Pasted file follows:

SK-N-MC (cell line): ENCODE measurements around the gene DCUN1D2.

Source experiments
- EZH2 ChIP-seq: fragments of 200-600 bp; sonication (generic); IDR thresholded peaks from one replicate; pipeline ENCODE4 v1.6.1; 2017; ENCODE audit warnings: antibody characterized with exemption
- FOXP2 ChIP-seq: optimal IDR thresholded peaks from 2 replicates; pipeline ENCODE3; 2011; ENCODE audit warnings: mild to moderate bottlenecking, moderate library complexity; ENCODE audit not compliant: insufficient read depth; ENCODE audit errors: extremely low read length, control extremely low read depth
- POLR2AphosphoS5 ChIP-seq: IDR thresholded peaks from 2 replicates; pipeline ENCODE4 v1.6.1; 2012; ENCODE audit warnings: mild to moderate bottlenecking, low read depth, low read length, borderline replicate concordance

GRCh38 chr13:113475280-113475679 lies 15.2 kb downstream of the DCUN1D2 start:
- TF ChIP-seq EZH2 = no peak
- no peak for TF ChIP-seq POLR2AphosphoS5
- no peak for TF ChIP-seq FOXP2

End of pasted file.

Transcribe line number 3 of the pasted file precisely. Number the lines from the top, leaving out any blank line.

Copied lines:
- EZH2 ChIP-seq: fragments of 200-600 bp; sonication (generic); IDR thresholded peaks from one replicate; pipeline ENCODE4 v1.6.1; 2017; ENCODE audit warnings: antibody characterized with exemption